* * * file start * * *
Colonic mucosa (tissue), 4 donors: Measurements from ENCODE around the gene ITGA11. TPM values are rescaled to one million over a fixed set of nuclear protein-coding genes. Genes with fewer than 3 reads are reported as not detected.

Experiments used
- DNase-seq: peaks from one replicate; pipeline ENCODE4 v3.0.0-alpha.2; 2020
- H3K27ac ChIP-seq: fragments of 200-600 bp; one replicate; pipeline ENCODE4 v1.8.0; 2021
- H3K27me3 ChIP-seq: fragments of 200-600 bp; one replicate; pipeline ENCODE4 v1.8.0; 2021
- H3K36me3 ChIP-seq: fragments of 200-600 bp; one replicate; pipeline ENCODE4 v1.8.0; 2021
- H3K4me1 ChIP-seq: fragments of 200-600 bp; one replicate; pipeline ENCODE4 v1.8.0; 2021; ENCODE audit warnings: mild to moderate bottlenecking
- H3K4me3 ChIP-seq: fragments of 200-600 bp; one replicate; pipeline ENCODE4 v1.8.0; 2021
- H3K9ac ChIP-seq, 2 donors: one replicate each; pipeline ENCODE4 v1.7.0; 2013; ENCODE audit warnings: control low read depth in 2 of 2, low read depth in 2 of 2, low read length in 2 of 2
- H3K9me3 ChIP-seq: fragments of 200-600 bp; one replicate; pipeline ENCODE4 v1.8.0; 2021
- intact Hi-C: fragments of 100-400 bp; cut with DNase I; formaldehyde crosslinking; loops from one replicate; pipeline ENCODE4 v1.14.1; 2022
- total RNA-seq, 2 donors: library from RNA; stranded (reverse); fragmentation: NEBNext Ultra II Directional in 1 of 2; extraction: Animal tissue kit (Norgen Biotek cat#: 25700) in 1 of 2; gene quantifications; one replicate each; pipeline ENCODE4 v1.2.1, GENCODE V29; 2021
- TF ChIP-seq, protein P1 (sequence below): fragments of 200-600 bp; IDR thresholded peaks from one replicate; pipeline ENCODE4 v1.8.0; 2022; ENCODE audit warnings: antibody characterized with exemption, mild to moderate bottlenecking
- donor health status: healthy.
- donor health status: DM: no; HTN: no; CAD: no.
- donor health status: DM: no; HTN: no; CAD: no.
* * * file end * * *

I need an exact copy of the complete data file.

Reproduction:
Colonic mucosa (tissue), 4 donors: Measurements from ENCODE around the gene ITGA11. TPM values are rescaled to one million over a fixed set of nuclear protein-coding genes. Genes with fewer than 3 reads are reported as not detected.

Experiments used
- DNase-seq: peaks from one replicate; pipeline ENCODE4 v3.0.0-alpha.2; 2020
- H3K27ac ChIP-seq: fragments of 200-600 bp; one replicate; pipeline ENCODE4 v1.8.0; 2021
- H3K27me3 ChIP-seq: fragments of 200-600 bp; one replicate; pipeline ENCODE4 v1.8.0; 2021
- H3K36me3 ChIP-seq: fragments of 200-600 bp; one replicate; pipeline ENCODE4 v1.8.0; 2021
- H3K4me1 ChIP-seq: fragments of 200-600 bp; one replicate; pipeline ENCODE4 v1.8.0; 2021; ENCODE audit warnings: mild to moderate bottlenecking
- H3K4me3 ChIP-seq: fragments of 200-600 bp; one replicate; pipeline ENCODE4 v1.8.0; 2021
- H3K9ac ChIP-seq, 2 donors: one replicate each; pipeline ENCODE4 v1.7.0; 2013; ENCODE audit warnings: control low read depth in 2 of 2, low read depth in 2 of 2, low read length in 2 of 2
- H3K9me3 ChIP-seq: fragments of 200-600 bp; one replicate; pipeline ENCODE4 v1.8.0; 2021
- intact Hi-C: fragments of 100-400 bp; cut with DNase I; formaldehyde crosslinking; loops from one replicate; pipeline ENCODE4 v1.14.1; 2022
- total RNA-seq, 2 donors: library from RNA; stranded (reverse); fragmentation: NEBNext Ultra II Directional in 1 of 2; extraction: Animal tissue kit (Norgen Biotek cat#: 25700) in 1 of 2; gene quantifications; one replicate each; pipeline ENCODE4 v1.2.1, GENCODE V29; 2021
- TF ChIP-seq, protein P1 (sequence below): fragments of 200-600 bp; IDR thresholded peaks from one replicate; pipeline ENCODE4 v1.8.0; 2022; ENCODE audit warnings: antibody characterized with exemption, mild to moderate bottlenecking
- donor health status: healthy.
- donor health status: DM: no; HTN: no; CAD: no.
- donor health status: DM: no; HTN: no; CAD: no.